Step 1: Brain Imaging

A brain tumour is generally identified through some form of imaging, whether this be X-ray, CT scan or MRI.

Step 2: Surgery and Biopsy

Where possible, the tumour will be surgically removed. (This is called resection). A tissue sample is taken for the purposes of a biopsy. In some cases due to the location of a tumour, surgery will not be possible and the tumour is diagnosed as ‘inoperable’.

Step 3: Biopsy and Pathology

A biopsy of the tumour is used for the purpose of studying and understanding the pathology of the tumour. The pathology means the biology and molecular make up of the tumour. Traditionally, this has been done under the microscope. However, more sophisticated techniques such as molecular profiling are now being used to study the pathology of brain tumours.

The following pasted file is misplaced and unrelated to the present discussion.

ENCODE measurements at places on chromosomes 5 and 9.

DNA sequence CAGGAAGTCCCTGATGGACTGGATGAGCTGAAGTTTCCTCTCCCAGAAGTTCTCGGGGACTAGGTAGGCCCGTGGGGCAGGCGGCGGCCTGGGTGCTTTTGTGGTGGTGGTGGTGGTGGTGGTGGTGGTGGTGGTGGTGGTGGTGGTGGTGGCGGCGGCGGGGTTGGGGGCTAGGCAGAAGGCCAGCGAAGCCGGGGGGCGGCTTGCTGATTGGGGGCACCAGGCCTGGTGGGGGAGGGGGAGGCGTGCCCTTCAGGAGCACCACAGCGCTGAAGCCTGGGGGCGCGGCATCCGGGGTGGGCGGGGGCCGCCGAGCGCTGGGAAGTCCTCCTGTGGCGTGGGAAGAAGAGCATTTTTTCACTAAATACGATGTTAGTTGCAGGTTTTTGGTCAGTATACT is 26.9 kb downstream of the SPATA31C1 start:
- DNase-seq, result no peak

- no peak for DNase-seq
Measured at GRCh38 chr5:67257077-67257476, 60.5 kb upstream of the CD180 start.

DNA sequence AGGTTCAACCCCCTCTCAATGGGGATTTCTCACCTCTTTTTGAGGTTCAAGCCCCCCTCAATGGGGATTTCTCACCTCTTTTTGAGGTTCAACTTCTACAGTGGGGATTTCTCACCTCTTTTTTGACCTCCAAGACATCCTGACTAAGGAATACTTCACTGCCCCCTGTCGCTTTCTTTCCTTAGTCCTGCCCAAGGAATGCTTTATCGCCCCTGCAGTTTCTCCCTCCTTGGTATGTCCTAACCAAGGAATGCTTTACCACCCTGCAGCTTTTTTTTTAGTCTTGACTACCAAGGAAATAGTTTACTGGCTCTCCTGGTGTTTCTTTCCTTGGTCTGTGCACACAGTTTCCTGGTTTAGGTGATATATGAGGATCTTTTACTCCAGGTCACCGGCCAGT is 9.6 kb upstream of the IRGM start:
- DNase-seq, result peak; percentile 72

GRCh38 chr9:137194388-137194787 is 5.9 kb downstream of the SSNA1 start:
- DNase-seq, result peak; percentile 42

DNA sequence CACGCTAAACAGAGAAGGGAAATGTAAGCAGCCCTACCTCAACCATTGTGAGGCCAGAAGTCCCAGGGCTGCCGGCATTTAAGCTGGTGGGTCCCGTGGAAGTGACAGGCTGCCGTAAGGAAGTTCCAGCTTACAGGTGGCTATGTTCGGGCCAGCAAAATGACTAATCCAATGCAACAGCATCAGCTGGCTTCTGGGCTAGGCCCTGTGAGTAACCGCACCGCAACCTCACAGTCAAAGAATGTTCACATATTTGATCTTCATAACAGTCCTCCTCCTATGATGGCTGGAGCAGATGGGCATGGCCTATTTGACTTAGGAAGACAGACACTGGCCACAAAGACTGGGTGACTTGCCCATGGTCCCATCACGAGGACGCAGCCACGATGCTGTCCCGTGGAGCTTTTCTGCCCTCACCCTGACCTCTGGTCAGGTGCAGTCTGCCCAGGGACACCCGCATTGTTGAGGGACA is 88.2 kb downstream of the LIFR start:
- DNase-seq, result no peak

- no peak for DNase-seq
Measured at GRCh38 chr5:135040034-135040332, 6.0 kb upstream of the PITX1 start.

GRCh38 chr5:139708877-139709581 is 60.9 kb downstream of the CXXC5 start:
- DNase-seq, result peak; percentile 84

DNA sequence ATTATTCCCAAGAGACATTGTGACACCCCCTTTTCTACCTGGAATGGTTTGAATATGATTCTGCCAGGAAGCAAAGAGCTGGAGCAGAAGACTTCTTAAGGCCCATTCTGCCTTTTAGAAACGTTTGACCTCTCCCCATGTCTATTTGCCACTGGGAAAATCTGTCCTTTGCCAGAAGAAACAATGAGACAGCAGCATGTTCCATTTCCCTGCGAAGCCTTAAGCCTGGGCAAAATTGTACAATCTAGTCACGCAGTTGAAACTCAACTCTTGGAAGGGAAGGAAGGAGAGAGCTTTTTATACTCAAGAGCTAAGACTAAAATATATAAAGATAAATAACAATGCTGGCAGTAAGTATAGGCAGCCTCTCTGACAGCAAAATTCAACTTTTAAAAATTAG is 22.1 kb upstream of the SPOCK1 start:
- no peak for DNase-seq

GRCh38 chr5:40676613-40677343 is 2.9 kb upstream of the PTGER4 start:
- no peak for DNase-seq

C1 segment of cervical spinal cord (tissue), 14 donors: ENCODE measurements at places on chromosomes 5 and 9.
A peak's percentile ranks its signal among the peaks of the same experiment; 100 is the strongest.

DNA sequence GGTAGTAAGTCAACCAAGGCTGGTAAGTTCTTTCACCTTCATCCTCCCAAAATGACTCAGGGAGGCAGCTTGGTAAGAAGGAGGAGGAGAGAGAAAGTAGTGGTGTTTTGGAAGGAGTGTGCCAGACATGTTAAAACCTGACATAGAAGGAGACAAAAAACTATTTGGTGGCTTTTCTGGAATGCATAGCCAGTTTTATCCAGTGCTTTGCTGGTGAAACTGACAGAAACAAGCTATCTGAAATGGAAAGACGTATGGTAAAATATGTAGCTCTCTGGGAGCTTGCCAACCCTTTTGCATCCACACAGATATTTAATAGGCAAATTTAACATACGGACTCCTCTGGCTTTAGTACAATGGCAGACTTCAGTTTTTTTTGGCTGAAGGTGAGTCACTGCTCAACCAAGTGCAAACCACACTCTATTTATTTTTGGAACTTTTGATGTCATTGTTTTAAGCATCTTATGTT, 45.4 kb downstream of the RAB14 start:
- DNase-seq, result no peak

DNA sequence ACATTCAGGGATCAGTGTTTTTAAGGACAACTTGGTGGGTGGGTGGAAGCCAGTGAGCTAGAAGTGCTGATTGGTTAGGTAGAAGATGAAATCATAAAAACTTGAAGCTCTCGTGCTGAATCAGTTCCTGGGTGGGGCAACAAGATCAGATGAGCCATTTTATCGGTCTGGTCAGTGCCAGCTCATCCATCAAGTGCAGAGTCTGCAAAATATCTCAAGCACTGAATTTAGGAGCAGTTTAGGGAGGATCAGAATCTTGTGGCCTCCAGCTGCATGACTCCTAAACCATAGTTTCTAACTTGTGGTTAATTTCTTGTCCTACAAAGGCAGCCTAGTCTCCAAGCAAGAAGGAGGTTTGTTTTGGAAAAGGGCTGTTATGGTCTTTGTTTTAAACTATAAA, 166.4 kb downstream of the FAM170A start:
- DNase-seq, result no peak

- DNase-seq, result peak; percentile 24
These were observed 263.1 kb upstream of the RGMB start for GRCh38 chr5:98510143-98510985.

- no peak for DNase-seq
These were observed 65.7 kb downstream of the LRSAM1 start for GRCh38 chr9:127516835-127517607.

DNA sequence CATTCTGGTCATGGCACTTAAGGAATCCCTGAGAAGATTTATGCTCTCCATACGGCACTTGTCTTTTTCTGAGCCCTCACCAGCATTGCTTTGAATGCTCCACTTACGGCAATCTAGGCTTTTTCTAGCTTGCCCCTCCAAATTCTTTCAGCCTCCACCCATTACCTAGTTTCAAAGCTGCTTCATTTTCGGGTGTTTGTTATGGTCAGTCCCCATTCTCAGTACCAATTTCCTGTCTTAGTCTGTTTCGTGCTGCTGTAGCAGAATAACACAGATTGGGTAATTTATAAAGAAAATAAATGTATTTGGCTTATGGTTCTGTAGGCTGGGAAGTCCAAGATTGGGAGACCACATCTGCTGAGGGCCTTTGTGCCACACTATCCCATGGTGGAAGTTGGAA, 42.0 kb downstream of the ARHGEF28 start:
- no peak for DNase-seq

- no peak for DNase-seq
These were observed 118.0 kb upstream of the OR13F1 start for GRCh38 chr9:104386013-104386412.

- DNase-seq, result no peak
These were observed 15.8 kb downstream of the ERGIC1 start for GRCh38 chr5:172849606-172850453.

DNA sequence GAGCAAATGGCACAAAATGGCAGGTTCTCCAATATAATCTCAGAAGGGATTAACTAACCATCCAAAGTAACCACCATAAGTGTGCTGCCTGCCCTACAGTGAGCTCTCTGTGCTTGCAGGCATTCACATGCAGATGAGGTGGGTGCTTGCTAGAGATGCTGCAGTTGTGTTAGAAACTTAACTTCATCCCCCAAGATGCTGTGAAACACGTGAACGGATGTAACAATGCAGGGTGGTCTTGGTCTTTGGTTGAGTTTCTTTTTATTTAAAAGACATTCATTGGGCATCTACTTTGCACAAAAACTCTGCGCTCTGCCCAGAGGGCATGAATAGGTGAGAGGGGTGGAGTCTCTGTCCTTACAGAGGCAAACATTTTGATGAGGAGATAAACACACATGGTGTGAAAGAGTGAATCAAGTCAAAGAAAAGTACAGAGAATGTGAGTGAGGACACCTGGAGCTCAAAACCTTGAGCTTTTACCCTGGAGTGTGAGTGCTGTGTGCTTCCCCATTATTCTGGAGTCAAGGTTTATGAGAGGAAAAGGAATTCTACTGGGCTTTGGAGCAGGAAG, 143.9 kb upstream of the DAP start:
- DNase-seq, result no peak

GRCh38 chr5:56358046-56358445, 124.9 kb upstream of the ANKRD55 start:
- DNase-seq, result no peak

Step 4: Diagnosis

Once the pathology of the tumour is understood a diagnosis of the type of brain tumour can be made.  The tumour is classified in accordance with the World Health Organisation (WHO) brain tumour classification guidelines to provide a diagnosis. An accurate diagnosis is important because this will help doctors to determine the best treatment protocol for that type of tumour.